4. How Will You Commit?
I have several students at the moment who are CRAZY committed to their craft. They bring their full audition book with them to every lesson. They not only warm-up and practice their exercises, they also do their research as actors, do the homework outlined in the 6 Steps to Acting with Less Effort, AND they practice their material so they are memorized and ready to work when they come into their lessons. These students are SOARING! I have seen great growth in their technique, in their confidence and in their ability to know exactly how to handle an audition. HOWEVER I also have several students who are NOT doing this at the moment. I am not going to pretend like I'm not seeing any progress in their skills as performers, because they are improving as well. But, they are clearly not progressing as quickly as they could be.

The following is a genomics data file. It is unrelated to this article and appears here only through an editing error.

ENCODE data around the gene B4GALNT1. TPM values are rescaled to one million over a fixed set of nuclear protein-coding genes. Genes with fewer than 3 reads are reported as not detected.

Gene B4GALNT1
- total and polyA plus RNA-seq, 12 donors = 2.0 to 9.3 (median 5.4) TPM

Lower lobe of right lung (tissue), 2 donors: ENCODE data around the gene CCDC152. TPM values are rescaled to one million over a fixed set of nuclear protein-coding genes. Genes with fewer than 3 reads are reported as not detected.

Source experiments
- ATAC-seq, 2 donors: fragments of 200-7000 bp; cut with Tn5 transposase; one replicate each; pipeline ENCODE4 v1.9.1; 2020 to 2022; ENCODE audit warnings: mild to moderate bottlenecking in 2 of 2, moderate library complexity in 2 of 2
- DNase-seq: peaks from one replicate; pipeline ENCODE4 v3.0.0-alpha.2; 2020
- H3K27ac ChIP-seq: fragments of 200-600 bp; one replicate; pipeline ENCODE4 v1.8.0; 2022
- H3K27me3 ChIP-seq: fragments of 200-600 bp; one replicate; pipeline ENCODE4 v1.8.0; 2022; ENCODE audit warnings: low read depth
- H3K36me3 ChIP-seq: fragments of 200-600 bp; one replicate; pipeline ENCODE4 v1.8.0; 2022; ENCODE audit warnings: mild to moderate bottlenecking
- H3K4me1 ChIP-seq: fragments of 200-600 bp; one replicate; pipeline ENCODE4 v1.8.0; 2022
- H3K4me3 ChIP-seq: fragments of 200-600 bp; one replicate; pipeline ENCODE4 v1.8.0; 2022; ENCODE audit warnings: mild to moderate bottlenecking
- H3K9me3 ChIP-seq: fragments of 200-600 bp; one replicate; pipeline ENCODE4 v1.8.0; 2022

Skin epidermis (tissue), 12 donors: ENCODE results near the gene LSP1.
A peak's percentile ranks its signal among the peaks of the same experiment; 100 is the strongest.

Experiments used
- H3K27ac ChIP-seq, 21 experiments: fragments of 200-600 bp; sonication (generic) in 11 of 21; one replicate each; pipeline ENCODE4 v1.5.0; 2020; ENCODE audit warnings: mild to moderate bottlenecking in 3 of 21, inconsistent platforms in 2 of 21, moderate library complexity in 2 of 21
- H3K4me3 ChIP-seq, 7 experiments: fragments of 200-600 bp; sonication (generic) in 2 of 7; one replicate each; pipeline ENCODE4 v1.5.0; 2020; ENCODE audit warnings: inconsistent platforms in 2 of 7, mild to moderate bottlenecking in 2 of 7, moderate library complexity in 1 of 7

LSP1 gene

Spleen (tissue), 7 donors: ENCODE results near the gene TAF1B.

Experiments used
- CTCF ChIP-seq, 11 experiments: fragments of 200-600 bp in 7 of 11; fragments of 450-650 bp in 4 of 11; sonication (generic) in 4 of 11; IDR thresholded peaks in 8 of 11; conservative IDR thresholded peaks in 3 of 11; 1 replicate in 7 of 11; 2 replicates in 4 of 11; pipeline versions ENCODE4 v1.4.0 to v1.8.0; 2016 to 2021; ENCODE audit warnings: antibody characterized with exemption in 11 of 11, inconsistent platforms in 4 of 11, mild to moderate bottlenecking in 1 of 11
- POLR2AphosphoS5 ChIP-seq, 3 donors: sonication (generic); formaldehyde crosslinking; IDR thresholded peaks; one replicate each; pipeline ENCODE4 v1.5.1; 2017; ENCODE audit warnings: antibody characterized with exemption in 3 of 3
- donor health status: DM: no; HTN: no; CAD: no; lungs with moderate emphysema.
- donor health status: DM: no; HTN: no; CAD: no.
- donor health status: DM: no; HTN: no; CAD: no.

When you go into a voice lesson not knowing your music, or without your book your teacher can only get you so far. If you TRULY WANT TO SUCCEED AS A PERFORMER… YOU MUST FULLY COMMIT! What does that mean? As I mentioned earlier, you need do like my top students are doing – FOLLOW THROUGH when you are at home.
- warm up and practice your exercises,
- bring your “book” to every lesson
- do your character research as an actor
- do the homework outlined in the 6 STEPS TO ACTING WITH LESS EFFORT
- practice your material so you are memorized and ready to work
If you commit to all of this as a student, you will be able to commit with NO EFFORT as a working performer. It will become a habit that you won't even have to think about. Instead, you'll be able to actually ENJOY PERFORMING, and the audience will ENJOY YOUR PERFORMANCE.
And, isn't that what we really want? I think so!!
So – how will you commit? Let us know! I'm so proud of you already!